Narrowing down the best parks in Arizona to a succinct list is nearly an impossible task. The Grand Canyon State is home to what’s possibly the best-known park in the United States, but that’s a far cry from being all the state has to offer in scenic views. There are actually 3 national parks in the state, along with countless more state parks, mountain preserves, and national monuments. Essentially, you could close your eyes and point to a spot on the map in Arizona and you’d likely land in a park with scenic views. From canyons to cactus and everything in between, here’s our best attempt at selecting a list of the best parks to visit in Arizona.
Grand Canyon National Park
“I’m trying to find a way to be annoyed with it, but I’m coming up empty.” That’s what the always-pessimistic character April Ludgate said about the Grand Canyon on the hit show Parks and Recreation, and it’s a fair point. The views here will turn even the hardest of hearts into believers. Naturally, it’s first on our list, because where else could we start in The Grand Canyon State? You’ve seen the photos, you’ve heard of its grandeur – need we say more? If you haven’t been to the Grand Canyon yet, have you ever lived?
Petrified Forest National Park
On to the lesser-known national parks in the state. Though it garners far less international attention, you’d be hard-pressed to find a more unique geological location than Petrified Forest National Park. It’s named for the large collection of fossilized logs, which are believed to be over 200 million years old. But the other-worldly remains of trees aren’t the only thing to be discovered here – the landscape is just as fascinating.
The 230 square miles of national park roll on as far as the eye can see with colorful badlands. The Painted Desert looks exactly how it sounds and is a must-see within the park. You can also observe some ancient archeology at Puerco Pueblo, what was once a Puebloan village 600 years ago, or the Agate House constructed with petrified logs some 700-plus years ago in the Rainbow Forest. You’ll also want to make a stop at the Rainbow Forest Museum to learn about how and why these trees fossilized the way they did.
Saguaro National Park
Those iconic armed cacti you see decorating everything from throw pillows today planners these days are saguaro cacti, and this entire national park is devoted to them. Located in the Sonoran Desert near Tuscon, Saguaro National Park covers over 91,000 acres of land and is home to around 1.8 million saguaro cacti. These water-storing plants take between 50-100 years to sprout a single-arm, so when you see saguaros with multiple prominent arms, just know that plant is very old! There are 128 miles of trails to enjoy inside this desert park, so grab your hiking shoes and a camera and get exploring.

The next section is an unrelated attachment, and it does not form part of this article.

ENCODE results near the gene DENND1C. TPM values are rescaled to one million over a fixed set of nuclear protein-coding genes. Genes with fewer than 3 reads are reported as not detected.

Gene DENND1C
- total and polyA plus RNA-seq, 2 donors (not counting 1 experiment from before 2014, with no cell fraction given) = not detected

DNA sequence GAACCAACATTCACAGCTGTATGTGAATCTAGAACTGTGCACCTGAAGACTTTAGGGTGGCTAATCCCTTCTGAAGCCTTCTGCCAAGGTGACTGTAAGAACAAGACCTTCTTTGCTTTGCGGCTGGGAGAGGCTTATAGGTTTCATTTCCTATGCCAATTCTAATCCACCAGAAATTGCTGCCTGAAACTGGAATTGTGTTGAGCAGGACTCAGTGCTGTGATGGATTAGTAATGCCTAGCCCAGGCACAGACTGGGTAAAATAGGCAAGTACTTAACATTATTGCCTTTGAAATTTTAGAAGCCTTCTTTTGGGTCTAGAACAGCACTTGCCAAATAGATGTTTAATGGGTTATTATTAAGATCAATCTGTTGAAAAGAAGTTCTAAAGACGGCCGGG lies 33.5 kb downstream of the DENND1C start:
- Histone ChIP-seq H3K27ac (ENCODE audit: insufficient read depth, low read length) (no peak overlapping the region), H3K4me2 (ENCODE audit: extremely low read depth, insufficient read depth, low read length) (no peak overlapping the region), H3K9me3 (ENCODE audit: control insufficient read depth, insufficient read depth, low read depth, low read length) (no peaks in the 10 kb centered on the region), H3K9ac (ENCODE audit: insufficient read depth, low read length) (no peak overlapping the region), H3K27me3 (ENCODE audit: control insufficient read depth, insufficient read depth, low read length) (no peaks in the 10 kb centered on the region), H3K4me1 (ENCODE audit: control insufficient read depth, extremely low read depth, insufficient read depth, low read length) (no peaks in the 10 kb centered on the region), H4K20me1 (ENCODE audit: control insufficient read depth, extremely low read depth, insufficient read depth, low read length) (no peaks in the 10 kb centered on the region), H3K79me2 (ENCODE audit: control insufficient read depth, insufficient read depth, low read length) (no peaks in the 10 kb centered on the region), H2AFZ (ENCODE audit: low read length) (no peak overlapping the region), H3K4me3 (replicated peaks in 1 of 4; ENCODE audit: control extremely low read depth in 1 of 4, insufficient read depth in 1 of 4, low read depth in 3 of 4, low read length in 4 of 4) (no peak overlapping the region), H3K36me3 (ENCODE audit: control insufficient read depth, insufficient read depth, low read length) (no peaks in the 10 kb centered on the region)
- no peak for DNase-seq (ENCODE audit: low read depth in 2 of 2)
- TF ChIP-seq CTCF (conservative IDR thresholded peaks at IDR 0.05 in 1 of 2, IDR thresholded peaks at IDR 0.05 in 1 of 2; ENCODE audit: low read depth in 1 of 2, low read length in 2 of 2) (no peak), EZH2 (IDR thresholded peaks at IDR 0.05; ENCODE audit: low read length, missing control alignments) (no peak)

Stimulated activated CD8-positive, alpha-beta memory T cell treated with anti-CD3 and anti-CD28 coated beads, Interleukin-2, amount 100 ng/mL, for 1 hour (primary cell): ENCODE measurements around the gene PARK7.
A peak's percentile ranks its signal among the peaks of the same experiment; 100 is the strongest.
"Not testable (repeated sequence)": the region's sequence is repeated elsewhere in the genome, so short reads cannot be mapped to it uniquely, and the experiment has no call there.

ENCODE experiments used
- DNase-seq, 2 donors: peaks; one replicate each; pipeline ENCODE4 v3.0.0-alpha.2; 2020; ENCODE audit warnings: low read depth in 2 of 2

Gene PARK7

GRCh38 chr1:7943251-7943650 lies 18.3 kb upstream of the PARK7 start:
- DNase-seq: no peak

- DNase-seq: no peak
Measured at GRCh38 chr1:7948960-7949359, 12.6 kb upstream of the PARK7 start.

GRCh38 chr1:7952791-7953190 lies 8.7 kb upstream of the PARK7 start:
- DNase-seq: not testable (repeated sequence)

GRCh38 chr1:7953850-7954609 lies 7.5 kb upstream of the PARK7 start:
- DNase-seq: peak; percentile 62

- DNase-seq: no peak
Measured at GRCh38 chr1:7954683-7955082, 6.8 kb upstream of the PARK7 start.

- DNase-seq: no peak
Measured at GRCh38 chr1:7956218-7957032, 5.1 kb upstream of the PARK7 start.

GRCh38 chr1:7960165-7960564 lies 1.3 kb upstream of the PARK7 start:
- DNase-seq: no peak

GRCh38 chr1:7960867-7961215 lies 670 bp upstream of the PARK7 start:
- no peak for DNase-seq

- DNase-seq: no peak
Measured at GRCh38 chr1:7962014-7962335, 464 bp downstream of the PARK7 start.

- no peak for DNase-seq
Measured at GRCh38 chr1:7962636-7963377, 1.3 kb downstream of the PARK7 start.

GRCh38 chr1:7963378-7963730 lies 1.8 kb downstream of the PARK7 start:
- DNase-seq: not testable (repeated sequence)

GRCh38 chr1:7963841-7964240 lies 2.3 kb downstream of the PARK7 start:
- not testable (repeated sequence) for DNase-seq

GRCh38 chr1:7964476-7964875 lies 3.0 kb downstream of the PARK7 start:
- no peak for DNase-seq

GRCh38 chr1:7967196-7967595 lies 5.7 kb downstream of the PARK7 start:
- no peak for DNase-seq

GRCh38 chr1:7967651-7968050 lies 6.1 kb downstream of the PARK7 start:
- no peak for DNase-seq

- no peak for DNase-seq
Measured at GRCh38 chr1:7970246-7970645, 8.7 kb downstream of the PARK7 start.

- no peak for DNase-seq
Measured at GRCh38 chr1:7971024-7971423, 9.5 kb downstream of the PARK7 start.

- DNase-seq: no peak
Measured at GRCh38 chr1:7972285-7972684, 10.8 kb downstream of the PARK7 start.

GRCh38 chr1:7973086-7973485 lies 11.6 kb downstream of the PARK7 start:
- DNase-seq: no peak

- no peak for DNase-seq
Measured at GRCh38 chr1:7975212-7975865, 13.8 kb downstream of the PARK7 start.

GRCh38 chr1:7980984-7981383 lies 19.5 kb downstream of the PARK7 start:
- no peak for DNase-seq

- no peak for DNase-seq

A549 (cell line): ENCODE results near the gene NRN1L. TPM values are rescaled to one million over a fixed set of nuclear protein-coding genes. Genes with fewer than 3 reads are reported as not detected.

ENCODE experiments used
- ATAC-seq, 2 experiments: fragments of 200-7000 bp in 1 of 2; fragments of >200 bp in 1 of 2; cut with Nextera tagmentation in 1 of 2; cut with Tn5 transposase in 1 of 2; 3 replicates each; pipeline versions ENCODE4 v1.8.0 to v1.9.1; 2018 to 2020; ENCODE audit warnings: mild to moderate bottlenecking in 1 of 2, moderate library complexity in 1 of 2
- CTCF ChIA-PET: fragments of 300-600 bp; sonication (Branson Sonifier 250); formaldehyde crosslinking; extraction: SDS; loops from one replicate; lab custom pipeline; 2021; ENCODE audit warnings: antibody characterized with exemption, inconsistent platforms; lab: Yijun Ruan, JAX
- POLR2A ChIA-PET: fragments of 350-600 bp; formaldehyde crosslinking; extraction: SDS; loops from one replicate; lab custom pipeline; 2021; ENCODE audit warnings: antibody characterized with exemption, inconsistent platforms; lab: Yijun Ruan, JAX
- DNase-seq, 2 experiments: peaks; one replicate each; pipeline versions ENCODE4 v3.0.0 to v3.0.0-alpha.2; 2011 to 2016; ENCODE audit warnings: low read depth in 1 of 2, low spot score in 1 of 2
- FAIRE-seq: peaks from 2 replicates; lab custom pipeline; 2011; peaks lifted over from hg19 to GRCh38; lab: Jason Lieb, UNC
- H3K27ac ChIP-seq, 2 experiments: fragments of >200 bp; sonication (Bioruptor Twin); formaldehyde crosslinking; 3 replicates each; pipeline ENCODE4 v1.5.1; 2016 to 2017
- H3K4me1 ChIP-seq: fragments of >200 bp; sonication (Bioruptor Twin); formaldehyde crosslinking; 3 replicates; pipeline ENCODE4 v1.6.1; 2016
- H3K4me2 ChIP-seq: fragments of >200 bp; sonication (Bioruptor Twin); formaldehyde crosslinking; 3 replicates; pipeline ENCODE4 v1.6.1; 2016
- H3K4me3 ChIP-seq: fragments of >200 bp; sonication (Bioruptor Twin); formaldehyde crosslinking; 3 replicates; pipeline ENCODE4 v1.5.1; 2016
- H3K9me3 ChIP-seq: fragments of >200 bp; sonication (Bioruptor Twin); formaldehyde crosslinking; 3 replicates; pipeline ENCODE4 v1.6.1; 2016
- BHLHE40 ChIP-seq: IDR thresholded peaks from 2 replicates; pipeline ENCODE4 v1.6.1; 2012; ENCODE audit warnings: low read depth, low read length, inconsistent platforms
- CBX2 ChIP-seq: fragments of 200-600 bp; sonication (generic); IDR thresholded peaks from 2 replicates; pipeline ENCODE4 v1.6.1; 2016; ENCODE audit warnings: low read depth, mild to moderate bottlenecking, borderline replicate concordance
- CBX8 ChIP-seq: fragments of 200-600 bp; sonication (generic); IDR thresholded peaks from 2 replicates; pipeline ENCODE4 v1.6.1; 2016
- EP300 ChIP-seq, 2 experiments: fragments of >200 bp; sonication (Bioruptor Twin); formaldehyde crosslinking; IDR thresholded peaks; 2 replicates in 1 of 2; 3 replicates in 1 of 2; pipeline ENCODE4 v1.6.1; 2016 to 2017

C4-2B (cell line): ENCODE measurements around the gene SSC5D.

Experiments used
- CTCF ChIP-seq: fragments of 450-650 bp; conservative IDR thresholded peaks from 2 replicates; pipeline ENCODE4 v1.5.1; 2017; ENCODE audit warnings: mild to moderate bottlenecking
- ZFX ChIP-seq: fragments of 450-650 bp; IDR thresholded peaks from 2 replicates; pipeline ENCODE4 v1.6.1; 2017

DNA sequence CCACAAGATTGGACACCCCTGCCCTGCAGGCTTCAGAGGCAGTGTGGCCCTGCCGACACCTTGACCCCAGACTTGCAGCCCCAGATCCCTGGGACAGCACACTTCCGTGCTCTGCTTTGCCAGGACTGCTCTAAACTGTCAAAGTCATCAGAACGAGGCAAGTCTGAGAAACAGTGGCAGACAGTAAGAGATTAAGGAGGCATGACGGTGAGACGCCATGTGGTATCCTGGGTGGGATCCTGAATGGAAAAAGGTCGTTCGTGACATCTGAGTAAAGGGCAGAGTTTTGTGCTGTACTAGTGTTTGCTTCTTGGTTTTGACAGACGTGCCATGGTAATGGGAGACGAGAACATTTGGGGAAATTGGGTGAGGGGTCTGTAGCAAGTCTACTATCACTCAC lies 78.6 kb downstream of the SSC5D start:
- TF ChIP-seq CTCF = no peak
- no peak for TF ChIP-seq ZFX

Monument Valley Tribal Park
For some truly iconic photos, head to Monument Valley. Technically these highly photographed rock formations span both Arizona and Utah. As they are located within a Navajo Nation Reservation on the border of the two states. But we’ll include them in our list for Arizona. The views of the Mitten Buttes have been featured in film and photography for years. Including frequent features in the work of famed director John Ford. Critic Keith Phipps once said of Monument Valley. “It’s 5 square miles have defined what decades of moviegoers think of when they imagine the American West”.
Vermillion Cliffs National Monument
This colorful wilderness is truly underrated when it comes to the park scene. You’ve undoubtedly seen The Wave rock formation captured in photos (maybe on a scenic screensaver), but you might not have known you’d need to travel to the Vermillion Cliffs National Monument north of the Grand Canyon to find it.
The Wave is a remarkable sight to see in the park’s Coyote Buttes in Paria Canyon, but it does require a tough-to-obtain permit to hike to it. There is plenty more to the park though, including the equally bizarre White Pocket. White Pocket doesn’t require permits but can be tough to get to, as it requires some off-roading through deep sand. Be sure your vehicle is suited for the drive, or join a tour of the area. The more challenging access to the sights here makes it a hidden gem free from the crowds you’ll likely encounter at the more popular destinations.
Phoenix Mountains Preserve
The greater Phoenix area may not come to mind as the first place to visit for park lovers. But it’s home to some of the better hikes in all of Arizona. The Phoenix Mountains Preserve encompass the two most popular climbs in Phoenix: Camelback Mountain and Piestewa Peak. The two peaks are several miles apart, but their towering presence dominates the Phoenix skyline. Camelback is the highest peak in the area. It offers an extremely challenging climb where you’ll have to use your hands at points. You can enter from the Echo Canyon Trail or the Cholla Trail. Piestewa Peak is also advanced but requires less hand-over-hand climbing. It’s more of a trail with switchbacks leading to a narrow, jagged peak on top. Both hikes provide stunning views of the Valley of the Sun below.
Best Parks in Arizona
That’s just the start of the list of all the incredible parks Arizona has to offer. Don’t rule out other stops like Chiricahua, Organ Pipe Cactus, or Walnut Canyon national monuments. While you can prepare all you want with lists of places to visit in State 48. The truth is you really can’t go wrong.
Does our list of the best parks in Arizona have you itching to visit the desert? There are plenty more lists where this came from! Head to the blog for more of our favorite RV destinations.